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The Cat and the Mouse
by BlueNight
BlueNight -- all rights reserved
 

Once upon a time, there was a land cursed by creatures from the heavens. Their wicked spell changed many people into horrid beasts, made women from men, and turned adults into children.

In this cursed land, there lived a man who could become anything.

(Actually, he did not quite live, and couldn't quite become anything, but that's another story.)

The man called himself Blue, and he had four wives.

His second wife, Natalie, had the ears, tail, and snout of a mouse, though she had no fur. Her golden hair swirled below her shoulders when she turned her head, and she walked on enchanted peg-legs of her own design.

His third wife, Shelley, was a dark-skinned beauty with stunning grey eyes. Her mother was a freed slave's great-grand-daughter, and her father was the second son of the chief of a small tribe of natives. The spell had not fallen on her, and for that, she was grateful.

His fourth wife, Elizabeth, had been Shelley's best friend in school. She could be a small brown rabbit, a red-headed human, or anywhere in between, but in her heart, she wanted to be a tigress. She could turn others into rabbits, or halfway into rabbits, or she could give them fuzzy little tails and long ears.

His first wife is the subject of this tale.

Caryn worked in a laboratory full of wondrous things. She worked tirelessly to find a counter-spell or a magic potion to turn all the beast-people and mixed-up maidens back into their proper forms.

One day, she mixed the wrong elixirs, and was turned into a mountain lion. Instead of trying to fix her mistake, she lay down on the floor and cleaned herself with her tongue, and growled at anyone who came near.

When Blue heard about this, he was very sad. "My loving wife, who could become a soft red fox or a huge brown bear, is now trapped in the form of a large cat, and has lost her mind," he said, and cried big, wet, crocodile tears (for he liked being a crocodile).

He traveled to her laboratory, turned into a cage, and brought her home.

Blue and his other wives watched Caryn, to see if she would turn back on her own. When it became clear that she would not, they became worried.

"Maybe we could give her cat toys," suggested Shelley.

"Then she would want to stay a cat forever," replied Blue.

"Perhaps I could turn her into a rabbit," muttered Elizabeth.

"Cat parts and rabbit parts don't go together well," stated Blue.

"I have an idea," Natalie piped up, "I could make her my pet."

Blue thought and thought, and finally agreed.

The next morning, when the mountain lion woke up, the mouse was in her cage. With a gleam in her eye, the cougar leapt at the mouse, but the mouse was too quick.

The cougar circled the mouse, but couldn't quite catch her, so she stood there and waited.

"Sit!" commanded the mouse, and cracked a whip.

The mountain lion backed up. She had never encountered such a forceful mouse. In fact, she had never encountered a mouse. This puzzled her, because she knew cats ate mice.

For two days and two nights, the cat and the mouse struggled to dominate the other. Finally, on the third night, the cougar lay down to rest, and fell into a deep sleep.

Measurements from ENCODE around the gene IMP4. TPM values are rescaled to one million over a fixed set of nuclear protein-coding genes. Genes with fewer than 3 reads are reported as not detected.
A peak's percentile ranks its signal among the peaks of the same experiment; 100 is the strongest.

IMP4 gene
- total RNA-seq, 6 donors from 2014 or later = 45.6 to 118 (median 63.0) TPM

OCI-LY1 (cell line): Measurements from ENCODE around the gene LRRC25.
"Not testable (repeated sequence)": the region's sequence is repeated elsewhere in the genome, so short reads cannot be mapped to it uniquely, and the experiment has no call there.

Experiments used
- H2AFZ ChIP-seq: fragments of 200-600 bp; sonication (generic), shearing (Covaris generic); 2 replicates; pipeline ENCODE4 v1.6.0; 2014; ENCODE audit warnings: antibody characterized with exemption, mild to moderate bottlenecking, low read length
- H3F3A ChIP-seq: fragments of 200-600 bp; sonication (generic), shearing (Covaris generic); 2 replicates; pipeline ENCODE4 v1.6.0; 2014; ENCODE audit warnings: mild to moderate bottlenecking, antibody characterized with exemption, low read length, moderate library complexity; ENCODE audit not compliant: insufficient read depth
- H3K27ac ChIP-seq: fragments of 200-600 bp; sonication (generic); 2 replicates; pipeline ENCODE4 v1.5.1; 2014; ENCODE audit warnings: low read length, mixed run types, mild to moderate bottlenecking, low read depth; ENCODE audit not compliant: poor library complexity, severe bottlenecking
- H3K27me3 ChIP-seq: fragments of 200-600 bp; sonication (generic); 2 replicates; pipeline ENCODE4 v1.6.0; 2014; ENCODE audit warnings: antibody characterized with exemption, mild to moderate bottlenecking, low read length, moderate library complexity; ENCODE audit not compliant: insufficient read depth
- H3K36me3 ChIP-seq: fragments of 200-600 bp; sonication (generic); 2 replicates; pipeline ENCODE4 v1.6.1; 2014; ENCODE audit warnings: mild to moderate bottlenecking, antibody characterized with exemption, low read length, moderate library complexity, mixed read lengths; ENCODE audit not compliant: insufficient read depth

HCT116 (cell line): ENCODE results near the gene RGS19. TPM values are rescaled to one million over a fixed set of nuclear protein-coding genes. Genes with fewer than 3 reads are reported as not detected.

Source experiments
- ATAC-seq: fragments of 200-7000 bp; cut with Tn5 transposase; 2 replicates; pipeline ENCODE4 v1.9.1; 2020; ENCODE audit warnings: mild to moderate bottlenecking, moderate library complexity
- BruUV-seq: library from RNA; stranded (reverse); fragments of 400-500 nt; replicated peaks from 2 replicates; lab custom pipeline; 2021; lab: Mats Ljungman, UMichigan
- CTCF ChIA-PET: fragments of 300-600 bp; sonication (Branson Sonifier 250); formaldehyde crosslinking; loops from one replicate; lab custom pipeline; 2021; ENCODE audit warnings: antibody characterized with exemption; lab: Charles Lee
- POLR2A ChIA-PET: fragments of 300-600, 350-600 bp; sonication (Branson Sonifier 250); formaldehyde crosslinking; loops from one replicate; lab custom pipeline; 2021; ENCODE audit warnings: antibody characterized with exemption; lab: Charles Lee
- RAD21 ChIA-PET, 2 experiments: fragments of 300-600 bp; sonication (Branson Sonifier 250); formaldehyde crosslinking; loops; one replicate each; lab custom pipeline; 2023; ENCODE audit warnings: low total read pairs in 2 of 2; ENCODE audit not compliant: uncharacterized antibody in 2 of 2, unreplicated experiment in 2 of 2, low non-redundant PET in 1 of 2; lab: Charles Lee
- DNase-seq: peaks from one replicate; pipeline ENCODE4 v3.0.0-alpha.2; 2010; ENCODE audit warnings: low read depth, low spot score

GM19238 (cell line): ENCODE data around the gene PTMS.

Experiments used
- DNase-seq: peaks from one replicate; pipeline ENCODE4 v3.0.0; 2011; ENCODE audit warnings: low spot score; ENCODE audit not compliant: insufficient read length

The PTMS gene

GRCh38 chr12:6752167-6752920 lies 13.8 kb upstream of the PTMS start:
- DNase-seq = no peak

When she woke, the mouse was lying against her, sleeping. The mountain lion smiled, and was about to snap the diminutive creature's neck with a swipe of her paw, when she stopped.

The mouse had dominated her by not falling asleep first, but the mouse hadn't done anything to her while she was asleep. With grudging respect, she woke the mouse by licking her face.

On the third day, she ate from the mouse's hand.

On the fourth day, they played together.

On the fifth day, she learned tricks.

On the sixth day, they left the cage and walked through the woods.

On the seventh day, the mouse brought a magic mirror into the cage.

At first, the mirror only showed the cougar and the mouse as they were, but soon, the mirror showed the mouse with ears the size of spoons instead of dinner plates, and with a tiny nose that looked familiar. It even showed her with real legs instead of her magic peg-legs.

The cougar's reflection changed too. Sometimes it was a little red fox, and sometimes it was a big brown bear, but other times it showed a creature much like the mouse's new reflection. Something inside her pulled at the mirror, and she felt confused.

On the eighth day, they were walking through the woods again, when a bear leaped out and knocked the mouse down.

The cougar knew she was no match, so she reached deep down inside herself and tugged. To her amazement, she started growing and growing, her cinnamon fur turning rich chocolate brown. Even more amazing, she felt she had known the mouse before she had been a cougar.

Her mind curled around the concept of memory, and then the concept of "concept", and with a rush of thoughts, she was herself once more.

Within moments, she was bigger than the other bear, and with a roar and a swipe, she sent the other bear scurrying home.

The mouse slowly balanced herself on her magical peg-legs, said, "Thank you, Caryn," and hugged her.

With a warm glow, the bear melted down to a more human form. "I..." she growled, stopped for a moment, and grinned with big bear teeth. "Thank you, Natalie," she said, "For bringing me back."

Together they walked home, and told their husband what had happened. He told them he knew, because he had been the magic mirror and the other bear.

That night, they had a feast to celebrate the return of their wife, and then they all went to bed together.

In the morning, Caryn woke up all sticky, and at first, she didn't notice the shiny green scales that had taken the place of fur all over her back during the night.

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